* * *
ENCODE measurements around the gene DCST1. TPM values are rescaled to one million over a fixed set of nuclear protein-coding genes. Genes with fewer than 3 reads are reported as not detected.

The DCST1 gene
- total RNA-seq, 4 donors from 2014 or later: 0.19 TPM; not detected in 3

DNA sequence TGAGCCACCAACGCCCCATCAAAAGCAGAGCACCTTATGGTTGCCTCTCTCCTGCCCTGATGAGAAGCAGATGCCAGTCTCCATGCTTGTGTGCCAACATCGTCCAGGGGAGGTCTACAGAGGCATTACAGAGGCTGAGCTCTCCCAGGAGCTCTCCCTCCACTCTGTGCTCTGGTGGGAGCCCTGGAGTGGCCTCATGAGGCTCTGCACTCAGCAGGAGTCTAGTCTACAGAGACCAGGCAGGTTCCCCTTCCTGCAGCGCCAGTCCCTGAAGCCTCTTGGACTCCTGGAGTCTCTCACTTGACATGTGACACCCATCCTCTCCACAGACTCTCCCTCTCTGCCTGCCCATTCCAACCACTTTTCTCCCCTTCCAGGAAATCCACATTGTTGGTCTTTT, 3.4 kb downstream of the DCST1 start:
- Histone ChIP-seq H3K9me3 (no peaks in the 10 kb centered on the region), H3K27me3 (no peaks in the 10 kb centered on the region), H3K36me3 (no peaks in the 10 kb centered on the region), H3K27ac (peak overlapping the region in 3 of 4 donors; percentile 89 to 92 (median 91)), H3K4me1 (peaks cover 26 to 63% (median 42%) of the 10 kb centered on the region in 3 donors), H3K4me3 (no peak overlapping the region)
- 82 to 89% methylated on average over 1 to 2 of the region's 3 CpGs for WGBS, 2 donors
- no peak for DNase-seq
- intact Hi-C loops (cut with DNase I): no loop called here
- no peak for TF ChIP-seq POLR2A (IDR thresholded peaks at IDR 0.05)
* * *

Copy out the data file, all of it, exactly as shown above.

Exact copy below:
ENCODE measurements around the gene DCST1. TPM values are rescaled to one million over a fixed set of nuclear protein-coding genes. Genes with fewer than 3 reads are reported as not detected.

The DCST1 gene
- total RNA-seq, 4 donors from 2014 or later: 0.19 TPM; not detected in 3

DNA sequence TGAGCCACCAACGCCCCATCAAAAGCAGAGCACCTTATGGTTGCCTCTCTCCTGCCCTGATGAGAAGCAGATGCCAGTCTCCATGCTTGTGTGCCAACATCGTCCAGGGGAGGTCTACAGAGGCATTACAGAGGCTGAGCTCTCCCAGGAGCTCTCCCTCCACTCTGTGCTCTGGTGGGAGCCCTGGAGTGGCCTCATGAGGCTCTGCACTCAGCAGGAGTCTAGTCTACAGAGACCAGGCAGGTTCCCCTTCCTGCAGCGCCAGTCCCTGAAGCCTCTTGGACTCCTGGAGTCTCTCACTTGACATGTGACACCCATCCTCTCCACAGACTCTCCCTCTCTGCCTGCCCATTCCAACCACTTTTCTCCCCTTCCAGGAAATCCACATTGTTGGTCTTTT, 3.4 kb downstream of the DCST1 start:
- Histone ChIP-seq H3K9me3 (no peaks in the 10 kb centered on the region), H3K27me3 (no peaks in the 10 kb centered on the region), H3K36me3 (no peaks in the 10 kb centered on the region), H3K27ac (peak overlapping the region in 3 of 4 donors; percentile 89 to 92 (median 91)), H3K4me1 (peaks cover 26 to 63% (median 42%) of the 10 kb centered on the region in 3 donors), H3K4me3 (no peak overlapping the region)
- 82 to 89% methylated on average over 1 to 2 of the region's 3 CpGs for WGBS, 2 donors
- no peak for DNase-seq
- intact Hi-C loops (cut with DNase I): no loop called here
- no peak for TF ChIP-seq POLR2A (IDR thresholded peaks at IDR 0.05)